Smith v. Payne et al

Filing 76

Order by Magistrate Judge Donna M. Ryu granting 58 Motion for Attorney Fees.(dmrlc1, COURT STAFF) (Filed on 4/15/2013)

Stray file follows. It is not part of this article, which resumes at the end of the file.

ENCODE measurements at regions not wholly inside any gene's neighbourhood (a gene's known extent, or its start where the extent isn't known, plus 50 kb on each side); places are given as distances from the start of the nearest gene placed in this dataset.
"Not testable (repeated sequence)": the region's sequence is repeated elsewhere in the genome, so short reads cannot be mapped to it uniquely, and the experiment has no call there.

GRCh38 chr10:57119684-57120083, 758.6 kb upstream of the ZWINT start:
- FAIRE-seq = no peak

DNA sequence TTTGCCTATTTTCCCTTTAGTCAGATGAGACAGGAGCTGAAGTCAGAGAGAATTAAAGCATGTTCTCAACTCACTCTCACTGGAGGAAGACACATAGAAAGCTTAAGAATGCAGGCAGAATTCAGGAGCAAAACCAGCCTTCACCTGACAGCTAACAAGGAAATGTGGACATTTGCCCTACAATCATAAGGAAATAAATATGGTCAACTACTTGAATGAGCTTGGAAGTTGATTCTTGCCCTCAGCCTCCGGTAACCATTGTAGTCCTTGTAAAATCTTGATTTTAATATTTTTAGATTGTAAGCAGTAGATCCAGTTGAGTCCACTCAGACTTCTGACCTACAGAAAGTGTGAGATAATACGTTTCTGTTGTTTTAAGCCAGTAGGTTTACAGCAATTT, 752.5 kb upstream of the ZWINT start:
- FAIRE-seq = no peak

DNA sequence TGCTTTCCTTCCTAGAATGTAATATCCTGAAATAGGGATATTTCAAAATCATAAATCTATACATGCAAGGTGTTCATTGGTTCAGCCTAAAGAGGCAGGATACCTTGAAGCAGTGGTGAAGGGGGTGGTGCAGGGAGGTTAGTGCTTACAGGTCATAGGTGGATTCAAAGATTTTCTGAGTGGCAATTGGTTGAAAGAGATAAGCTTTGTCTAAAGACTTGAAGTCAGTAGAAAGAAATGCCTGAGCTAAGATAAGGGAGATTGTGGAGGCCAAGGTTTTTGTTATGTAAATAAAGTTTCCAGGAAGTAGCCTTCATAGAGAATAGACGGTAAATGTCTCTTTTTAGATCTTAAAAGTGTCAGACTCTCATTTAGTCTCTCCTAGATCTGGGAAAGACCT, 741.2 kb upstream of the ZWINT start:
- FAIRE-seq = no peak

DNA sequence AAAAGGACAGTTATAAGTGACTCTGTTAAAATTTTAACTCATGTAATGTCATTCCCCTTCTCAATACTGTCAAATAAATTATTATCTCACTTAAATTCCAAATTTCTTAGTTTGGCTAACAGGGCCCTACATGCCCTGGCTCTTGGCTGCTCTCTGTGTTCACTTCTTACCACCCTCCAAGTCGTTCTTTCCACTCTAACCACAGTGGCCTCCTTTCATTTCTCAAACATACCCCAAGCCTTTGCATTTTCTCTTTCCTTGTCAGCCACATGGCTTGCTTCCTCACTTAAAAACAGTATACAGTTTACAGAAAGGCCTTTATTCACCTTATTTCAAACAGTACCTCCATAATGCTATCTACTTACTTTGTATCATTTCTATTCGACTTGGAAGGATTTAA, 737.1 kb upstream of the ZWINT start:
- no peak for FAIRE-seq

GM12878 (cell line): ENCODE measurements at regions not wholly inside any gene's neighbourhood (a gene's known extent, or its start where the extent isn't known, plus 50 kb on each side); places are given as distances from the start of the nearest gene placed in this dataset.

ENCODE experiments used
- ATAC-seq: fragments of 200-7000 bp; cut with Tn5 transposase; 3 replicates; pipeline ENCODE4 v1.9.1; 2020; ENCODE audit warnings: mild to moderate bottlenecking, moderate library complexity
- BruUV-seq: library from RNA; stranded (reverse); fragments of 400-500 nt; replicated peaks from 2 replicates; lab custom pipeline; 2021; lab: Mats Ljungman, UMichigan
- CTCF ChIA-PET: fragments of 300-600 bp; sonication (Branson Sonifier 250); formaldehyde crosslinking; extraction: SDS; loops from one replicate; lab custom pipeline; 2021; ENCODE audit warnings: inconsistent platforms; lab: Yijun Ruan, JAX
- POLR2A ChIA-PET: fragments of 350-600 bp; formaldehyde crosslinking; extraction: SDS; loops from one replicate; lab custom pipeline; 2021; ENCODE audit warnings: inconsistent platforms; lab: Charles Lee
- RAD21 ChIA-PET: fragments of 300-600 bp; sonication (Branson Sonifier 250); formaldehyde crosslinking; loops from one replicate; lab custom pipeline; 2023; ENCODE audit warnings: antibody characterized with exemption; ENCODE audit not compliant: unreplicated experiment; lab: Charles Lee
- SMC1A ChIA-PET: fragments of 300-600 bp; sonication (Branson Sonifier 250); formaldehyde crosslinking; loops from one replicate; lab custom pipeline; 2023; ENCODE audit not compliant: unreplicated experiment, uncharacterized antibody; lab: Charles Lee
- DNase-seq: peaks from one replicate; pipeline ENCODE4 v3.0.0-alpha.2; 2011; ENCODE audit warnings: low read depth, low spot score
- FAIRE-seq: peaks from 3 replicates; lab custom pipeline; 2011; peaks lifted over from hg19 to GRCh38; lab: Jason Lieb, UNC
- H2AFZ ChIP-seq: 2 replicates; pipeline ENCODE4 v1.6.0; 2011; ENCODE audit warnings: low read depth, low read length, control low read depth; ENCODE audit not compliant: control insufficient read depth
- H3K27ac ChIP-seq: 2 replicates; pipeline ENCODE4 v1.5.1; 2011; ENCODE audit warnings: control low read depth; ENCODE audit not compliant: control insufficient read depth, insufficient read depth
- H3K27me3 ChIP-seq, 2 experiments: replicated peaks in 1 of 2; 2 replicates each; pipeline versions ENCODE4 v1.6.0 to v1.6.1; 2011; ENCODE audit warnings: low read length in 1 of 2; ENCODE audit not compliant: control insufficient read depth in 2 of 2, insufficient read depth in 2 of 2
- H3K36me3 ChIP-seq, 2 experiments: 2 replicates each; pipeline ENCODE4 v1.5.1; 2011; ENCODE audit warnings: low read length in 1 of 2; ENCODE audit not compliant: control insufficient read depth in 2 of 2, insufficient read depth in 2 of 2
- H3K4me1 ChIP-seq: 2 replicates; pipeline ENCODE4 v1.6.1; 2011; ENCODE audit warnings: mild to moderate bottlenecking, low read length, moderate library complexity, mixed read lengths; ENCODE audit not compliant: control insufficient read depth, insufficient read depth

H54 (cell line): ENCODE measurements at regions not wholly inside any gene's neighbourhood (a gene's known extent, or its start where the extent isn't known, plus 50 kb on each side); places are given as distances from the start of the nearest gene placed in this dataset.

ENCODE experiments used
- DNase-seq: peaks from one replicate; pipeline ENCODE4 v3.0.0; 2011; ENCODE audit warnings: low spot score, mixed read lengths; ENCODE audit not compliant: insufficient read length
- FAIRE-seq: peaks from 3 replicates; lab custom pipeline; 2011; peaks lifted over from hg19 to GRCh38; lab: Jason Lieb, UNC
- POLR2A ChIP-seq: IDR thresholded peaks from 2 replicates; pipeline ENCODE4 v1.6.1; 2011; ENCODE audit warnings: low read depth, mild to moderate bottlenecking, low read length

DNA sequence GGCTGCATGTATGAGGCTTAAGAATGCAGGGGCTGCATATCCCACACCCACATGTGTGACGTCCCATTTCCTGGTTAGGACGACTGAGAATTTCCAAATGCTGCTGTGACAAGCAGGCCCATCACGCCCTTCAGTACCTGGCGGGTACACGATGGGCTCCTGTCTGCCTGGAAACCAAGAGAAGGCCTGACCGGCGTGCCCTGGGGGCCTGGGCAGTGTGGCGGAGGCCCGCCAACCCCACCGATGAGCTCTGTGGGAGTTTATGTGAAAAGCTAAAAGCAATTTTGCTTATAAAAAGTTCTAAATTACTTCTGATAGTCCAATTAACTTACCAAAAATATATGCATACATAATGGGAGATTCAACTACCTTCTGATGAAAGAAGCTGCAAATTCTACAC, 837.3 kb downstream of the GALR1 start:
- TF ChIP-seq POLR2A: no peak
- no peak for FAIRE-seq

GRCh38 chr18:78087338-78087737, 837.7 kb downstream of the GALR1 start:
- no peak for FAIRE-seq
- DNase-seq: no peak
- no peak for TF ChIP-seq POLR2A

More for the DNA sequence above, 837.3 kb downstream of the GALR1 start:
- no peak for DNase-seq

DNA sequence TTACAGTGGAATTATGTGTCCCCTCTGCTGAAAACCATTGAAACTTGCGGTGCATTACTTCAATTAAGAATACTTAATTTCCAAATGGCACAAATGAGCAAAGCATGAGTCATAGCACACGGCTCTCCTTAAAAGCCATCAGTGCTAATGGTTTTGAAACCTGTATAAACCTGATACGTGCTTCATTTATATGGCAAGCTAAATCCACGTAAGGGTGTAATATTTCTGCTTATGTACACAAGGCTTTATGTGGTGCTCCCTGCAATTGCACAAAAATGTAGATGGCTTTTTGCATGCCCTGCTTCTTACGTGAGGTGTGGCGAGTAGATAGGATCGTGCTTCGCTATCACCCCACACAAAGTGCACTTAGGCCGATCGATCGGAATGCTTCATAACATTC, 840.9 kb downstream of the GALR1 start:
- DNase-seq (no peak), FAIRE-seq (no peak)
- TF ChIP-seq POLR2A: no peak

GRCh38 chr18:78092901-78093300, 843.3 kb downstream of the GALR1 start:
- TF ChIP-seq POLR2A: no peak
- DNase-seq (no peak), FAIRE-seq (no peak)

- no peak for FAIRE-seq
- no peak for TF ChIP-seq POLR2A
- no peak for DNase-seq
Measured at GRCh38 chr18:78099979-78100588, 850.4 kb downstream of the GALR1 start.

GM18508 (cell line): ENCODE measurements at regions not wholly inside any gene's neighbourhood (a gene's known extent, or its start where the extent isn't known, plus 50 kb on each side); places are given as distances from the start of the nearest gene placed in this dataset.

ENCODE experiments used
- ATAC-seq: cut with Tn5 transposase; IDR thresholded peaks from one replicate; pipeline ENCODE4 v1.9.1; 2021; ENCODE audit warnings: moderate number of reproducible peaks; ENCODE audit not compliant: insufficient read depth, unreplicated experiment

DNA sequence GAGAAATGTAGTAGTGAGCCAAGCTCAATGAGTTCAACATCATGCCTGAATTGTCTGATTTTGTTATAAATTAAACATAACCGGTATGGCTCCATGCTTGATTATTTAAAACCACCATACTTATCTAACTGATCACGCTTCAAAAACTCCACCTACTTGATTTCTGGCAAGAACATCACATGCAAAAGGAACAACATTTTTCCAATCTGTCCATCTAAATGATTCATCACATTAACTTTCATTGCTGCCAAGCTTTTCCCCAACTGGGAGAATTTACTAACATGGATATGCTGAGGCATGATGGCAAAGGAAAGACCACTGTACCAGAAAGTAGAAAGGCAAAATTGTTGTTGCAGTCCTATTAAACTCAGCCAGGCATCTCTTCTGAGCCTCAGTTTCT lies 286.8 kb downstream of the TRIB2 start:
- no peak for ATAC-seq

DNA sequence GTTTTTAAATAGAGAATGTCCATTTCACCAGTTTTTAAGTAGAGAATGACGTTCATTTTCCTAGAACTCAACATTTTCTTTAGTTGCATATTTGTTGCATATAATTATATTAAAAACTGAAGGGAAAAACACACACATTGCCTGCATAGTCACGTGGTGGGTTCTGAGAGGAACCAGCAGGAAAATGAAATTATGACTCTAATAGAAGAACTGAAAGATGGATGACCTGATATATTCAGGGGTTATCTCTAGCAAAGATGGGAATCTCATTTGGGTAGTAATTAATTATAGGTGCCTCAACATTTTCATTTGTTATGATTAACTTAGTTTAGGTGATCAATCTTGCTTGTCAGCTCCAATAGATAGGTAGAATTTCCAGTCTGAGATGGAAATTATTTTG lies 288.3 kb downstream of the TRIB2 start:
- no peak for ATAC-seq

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1 2 3 4 5 6 7 8 UNITED STATES DISTRICT COURT 9 NORTHERN DISTRICT OF CALIFORNIA 11 For the Northern District of California United States District Court 10 GWENDOLYN SMITH, et al., 12 13 No. C 12-01732 DMR ORDER GRANTING DEFENDANTS’ MOTION FOR ATTORNEYS’ FEES AND COSTS Plaintiffs, v. 14 PAUL PAYNE, et al., 15 Defendants. ___________________________________/ 16 17 Before the court is Defendants Paul Payne and The Santa Rosa Press Democrat’s motion for 18 an award of attorneys’ fees and costs pursuant to California Code of Civil Procedure section 19 425.16(c). [Docket No. 58.] The court finds that the matter is appropriate for resolution without 20 oral argument pursuant to Civil Local Rule 7-1(b). For the reasons below, Defendants’ motion is 21 GRANTED. 22 23 I. Background On April 6, 2012, pro se Plaintiff Gwendolyn Smith, on behalf of herself and her son, Zeus 24 Harrison Smith, filed this action against Defendants The Santa Rosa Press Democrat (the “Press 25 Democrat”), a newspaper, and Paul Payne, a Press Democrat reporter. It was the second action 26 Plaintiffs had filed in this Court against Defendants stemming from a series of articles the newspaper 27 published in 2010 regarding legal actions brought against Ms. Smith by her former landlords in 28 Sonoma County. Defendants subsequently filed a motion to strike Plaintiffs’ Complaint pursuant to 1 California’s anti-SLAPP statute, California Code of Civil Procedure section 425.16, arguing, inter 2 alia, that Plaintiffs’ claims were barred as a matter of law by the doctrine of res judicata. [Docket 3 No. 34.] On December 26, 2012, the court granted Defendants’ motion to strike and dismissed 4 Plaintiffs’ Complaint without leave to amend. Defendants now move for a total award of 5 $42,548.711 in attorneys’ fees and costs pursuant to the fee provision of the anti-SLAPP statute, 6 California Code of Civil Procedure section 425.16(c). 7 II. Legal Standards 8 Under the anti-SLAPP statute, “a prevailing defendant on a special motion to strike shall be 9 entitled to recover his or her attorney’s fees and costs.” Equilon Enters., LLC v. Consumer Cause, Inc., 29 Cal. 4th 53, 67 (2002). An award of attorneys’ fees to a prevailing party on a special motion 11 For the Northern District of California United States District Court 10 to strike is mandatory. Cal. Civ. Proc. Code § 425.16(c); see also Ketchum v. Moses, 24 Cal. 4th 12 1122, 1131 (2001). Fees should only be awarded for work reasonably related to the special motion 13 to strike brought under the anti-SLAPP statute, see, e.g., Christian Research Inst. v. Ulnar, 165 Cal. 14 App. 4th 1315, 1320 (2008), but fees are also recoverable for the reasonable time spent seeking an 15 award of statutory attorneys’ fees, Ketchum, 24 Cal. 4th at 1141. The fee provision of the 16 anti-SLAPP statute applies in federal court. Metabolife Intern., Inc. v. Wornick, 213 F. Supp. 2d 17 1220, 1221 (S.D. Cal. 2002); see also United States v. Lockheed Missiles & Space Co., Inc., 190 18 F.3d 963, 972-73 (9th Cir. 1999). 19 In the Ninth Circuit, reasonable attorneys’ fees are determined by first calculating the 20 “lodestar.” Jordan v. Multnomah Cnty., 815 F.2d 1258, 1262 (9th Cir. 1987). “The ‘lodestar’ is 21 calculated by multiplying the number of hours the prevailing party reasonably expended on the 22 litigation by a reasonable hourly rate.” Morales v. City of San Rafael, 96 F.3d 359, 363 (9th Cir. 23 1996). There is a strong presumption that the lodestar figure represents a reasonable fee. Jordan, 24 815 F.2d at 1262. In calculating the lodestar, the court must determine both a reasonable number of 25 hours and a reasonable hourly rate for each attorney. Morales, 96 F.3d at 363. In calculating a 26 1 27 28 In their reply, Defendants state the total amount of fees and costs they seek is $43,278.71, which includes estimated fees of $730 for preparing for and attending the hearing on this motion. (Supplemental Decl. of Glasser, Mar. 15, 2013, ¶ 2.) As the court vacated the hearing on this motion, the amount Defendants seek is accordingly reduced by $730, for a total amount of $42,548.71. 2 1 reasonable number of hours, the applicant must justify the claim by submitting detailed time records. 2 The court may adjust these hours down if it believes the documentation to be inadequate, if the 3 hours were duplicative, or if the hours were either excessive or unnecessary. Chalmers v. City of 4 Los Angeles, 796 F.2d 1205, 1210 (9th Cir. 1986), reh’g denied, amended on other grounds, 808 5 F.2d 1373 (9th Cir. 1987). 6 7 III. Discussion Plaintiffs oppose Defendants’ motion for attorneys’ fees and costs on the grounds that the court’s December 26, 2012 order granting Defendants’ anti-SLAPP motion and dismissing the 10 Complaint. While citing clear authority to the contrary, (see Pls.’ Reply 3, citing Masalosalo v. 11 For the Northern District of California court should stay or deny the motion until after the Ninth Circuit adjudicates their appeal of the 9 United States District Court 8 Stonewall Ins. Co., 718 F.2d 955 (9th Cir. 1983)), Plaintiffs argue that this court lacks jurisdiction to 12 grant this motion given their pending appeal. (Pls.’ Opp’n 2-3.) Elsewhere in their opposition, 13 Plaintiffs acknowledge that courts do have the authority to grant a motion for fees while an appeal 14 on the merits is pending, but argue that they should not. (Pls.’ Opp’n 4.) In the Ninth Circuit, an 15 appeal from a ruling on the merits does not foreclose an award of attorneys’ fees by the district 16 court. Masalosalo, 718 F.2d at 956-57. Further, ruling on the motion now, prior to the Ninth 17 Circuit’s determination of Plaintiffs’ appeal, “promotes judicial economy by allowing any appeal of 18 the fee award to be consolidated with [Plaintiffs’] merits appeal.” Love v. The Mail on Sunday, No. 19 CV05-7798 ABC(PJWX), 2007 WL 2709975, at *1 n.2 (C.D. Cal. Sept. 7, 2007) (denying 20 plaintiff’s request to postpone determination of attorneys’ fee motion until after merits appeal 21 adjudicated) (citing Masalosalo, 718 F.2d at 957) (not reported in F. Supp. 2d). Accordingly, the 22 court denies Plaintiffs’ request to stay or deny the present motion. As Defendants prevailed on their 23 anti-SLAPP motion, the court concludes that they are entitled to a mandatory award of attorneys’ 24 fees and costs for work reasonably related to the motion. 25 In support of their fee motion, Defendants submitted contemporaneous billing records that 26 their counsel redacted to protect privileged information.2 (Decl. of Burke, Jan. 9, 2013, ¶ 2 Ex. A; 27 28 2 Plaintiffs did not object to the amount of fees and costs that Defendants seek in this motion. 3 1 Supplemental Decl. of Burke, Jan. 29, 2013, ¶ 2 Ex. E.) Many of the entries were redacted in such a 2 way that the court was unable to determine whether the time spent was related to the special motion 3 to strike. See Christian Research Inst., 165 Cal. App. 4th at 1320 (holding that defendant prevailing 4 on anti-SLAPP motion may recover fees and costs for the motion only, not for the entire litigation). 5 For example, numerous entries merely provide “Confer with [attorney name] regarding” or 6 “Correspondence with [attorney name] regarding,” and there is no information regarding the subject 7 of the conference or correspondence. (See, e.g., Decl. of Burke, Ex. A, 8/20/2012, 9/6/2012, 8 10/22/2012 entries.) While counsel represents that “in all instances, the entries involved 9 professional services related to [Defendants’] successful [anti-SLAPP motion],” (Decl. of Burke, ¶ 2; see also Supplemental Decl. of Burke, ¶ 2), at least two entries appear to be unrelated to the 11 For the Northern District of California United States District Court 10 motion, (see, e.g., Decl. of Burke, Ex. A, 8/22/2012 entry re “efforts to reach [Plaintiff] regarding 12 compliance with court deadline to meet and confer,” 9/17/2012 entry re “Review and revise Answer 13 to [Plaintiffs’] complaint”). Therefore, the court will base its fee award solely on those hours for 14 which the documentation clearly and unambiguously shows the time was incurred in connection 15 with the successful anti-SLAPP motion. 16 In addition, Defendants did not submit any billing records in connection with their work on 17 the reply brief on the present motion, and instead made a conclusory statement about the sum they 18 seek in a declaration by counsel. (See Supplemental Decl. of Glasser, ¶ 2.) Without the billing 19 records for that work, the court is unable to determine whether the hours claimed were unnecessary, 20 duplicative, or excessive. See Chalmers, 796 F.2d at 1210 (holding that “counsel bears the burden 21 of submitting detailed time records justifying the hours claimed to have been expended”; court may 22 reduce hours for inadequate documentation and/or where hours duplicative, excessive, or 23 unnecessary). Therefore, the court declines to award Defendants the fees incurred in connection 24 with their reply brief. 25 The court has carefully reviewed the time records submitted by Defendants’ counsel and 26 awards Defendants $25,552.50 for 66.5 hours of work and $53.71 in costs incurred on the anti- 27 SLAPP motion. The court also awards Defendants $4,295 for 12 hours of work in connection with 28 the present fee motion, for a total award of $29,901.21. See Ketchum, 24 Cal. 4th at 1141 (holding 4 1 that “an award of fees may include not only the fees incurred with respect to the underlying claim, 2 but also the fees incurred in enforcing the right to mandatory fees” under the anti-SLAPP statute). 3 The court finds that the $465 hourly rate sought by Defendants’ counsel Thomas Burke is well 4 within the range of reasonable hourly rates for attorneys of comparable skill, experience and 5 reputation litigating similar cases in the San Francisco Bay Area. While the court could have 6 benefitted from more detailed information regarding the skill and experience of attorneys Jeffrey 7 Glasser and Kathleen Cullinan, rather than a statement in a declaration directing the court to a 8 website containing those attorneys’ biographical information, (see Decl. of Burke, ¶ 6; Supplemental 9 Decl. of Burke ¶ 3), the court finds that their hourly rates – $365 for Jeffrey Glasser and $315 for Kathleen Cullinan – are also within the range of reasonable hourly rates.3 costs and awards Defendants $29,901.21. IT IS SO ORDERED. 16 17 Dated: April 15, 2013 ERED ORD T IS SO I . Ryu onna M DONNAudge D J M. RYU 19 United States Magistrate Judge RT 18 ER 21 A H 20 R NIA 15 UNIT ED S 14 S DISTRICT TE C TA FO 13 For the foregoing reasons, the court GRANTS Defendants’ motion for attorneys’ fees and LI 12 IV. Conclusion RT U O For the Northern District of California 11 NO United States District Court 10 N F D IS T IC T O R C 22 23 24 25 26 27 3 28 The court declines to award fees for time spent by paralegal Ben Planchon on this case, as Defendants did not set forth any information to support his requested hourly rate of $215. 5